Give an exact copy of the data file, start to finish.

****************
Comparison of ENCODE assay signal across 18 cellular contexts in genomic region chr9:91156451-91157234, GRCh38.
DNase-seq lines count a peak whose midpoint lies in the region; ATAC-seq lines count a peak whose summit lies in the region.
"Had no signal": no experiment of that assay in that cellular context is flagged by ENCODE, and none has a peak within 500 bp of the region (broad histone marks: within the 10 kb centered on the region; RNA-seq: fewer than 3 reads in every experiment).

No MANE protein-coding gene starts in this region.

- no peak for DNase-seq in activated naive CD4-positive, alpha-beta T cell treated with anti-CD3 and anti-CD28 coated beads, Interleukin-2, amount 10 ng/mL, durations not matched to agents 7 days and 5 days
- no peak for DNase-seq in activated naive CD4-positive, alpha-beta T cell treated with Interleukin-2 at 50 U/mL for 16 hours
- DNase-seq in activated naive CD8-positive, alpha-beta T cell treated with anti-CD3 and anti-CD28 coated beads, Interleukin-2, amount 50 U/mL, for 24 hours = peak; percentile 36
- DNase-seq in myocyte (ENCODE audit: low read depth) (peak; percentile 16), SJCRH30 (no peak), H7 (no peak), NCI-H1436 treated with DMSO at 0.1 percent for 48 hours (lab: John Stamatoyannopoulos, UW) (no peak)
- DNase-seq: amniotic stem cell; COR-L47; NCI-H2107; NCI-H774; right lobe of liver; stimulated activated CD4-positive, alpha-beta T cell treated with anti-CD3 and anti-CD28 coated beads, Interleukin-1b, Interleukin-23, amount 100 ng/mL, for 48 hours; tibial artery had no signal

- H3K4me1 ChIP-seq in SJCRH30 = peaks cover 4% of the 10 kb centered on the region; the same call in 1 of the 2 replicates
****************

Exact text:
Comparison of ENCODE assay signal across 18 cellular contexts in genomic region chr9:91156451-91157234, GRCh38.
DNase-seq lines count a peak whose midpoint lies in the region; ATAC-seq lines count a peak whose summit lies in the region.
"Had no signal": no experiment of that assay in that cellular context is flagged by ENCODE, and none has a peak within 500 bp of the region (broad histone marks: within the 10 kb centered on the region; RNA-seq: fewer than 3 reads in every experiment).

No MANE protein-coding gene starts in this region.

- no peak for DNase-seq in activated naive CD4-positive, alpha-beta T cell treated with anti-CD3 and anti-CD28 coated beads, Interleukin-2, amount 10 ng/mL, durations not matched to agents 7 days and 5 days
- no peak for DNase-seq in activated naive CD4-positive, alpha-beta T cell treated with Interleukin-2 at 50 U/mL for 16 hours
- DNase-seq in activated naive CD8-positive, alpha-beta T cell treated with anti-CD3 and anti-CD28 coated beads, Interleukin-2, amount 50 U/mL, for 24 hours = peak; percentile 36
- DNase-seq in myocyte (ENCODE audit: low read depth) (peak; percentile 16), SJCRH30 (no peak), H7 (no peak), NCI-H1436 treated with DMSO at 0.1 percent for 48 hours (lab: John Stamatoyannopoulos, UW) (no peak)
- DNase-seq: amniotic stem cell; COR-L47; NCI-H2107; NCI-H774; right lobe of liver; stimulated activated CD4-positive, alpha-beta T cell treated with anti-CD3 and anti-CD28 coated beads, Interleukin-1b, Interleukin-23, amount 100 ng/mL, for 48 hours; tibial artery had no signal

- H3K4me1 ChIP-seq in SJCRH30 = peaks cover 4% of the 10 kb centered on the region; the same call in 1 of the 2 replicates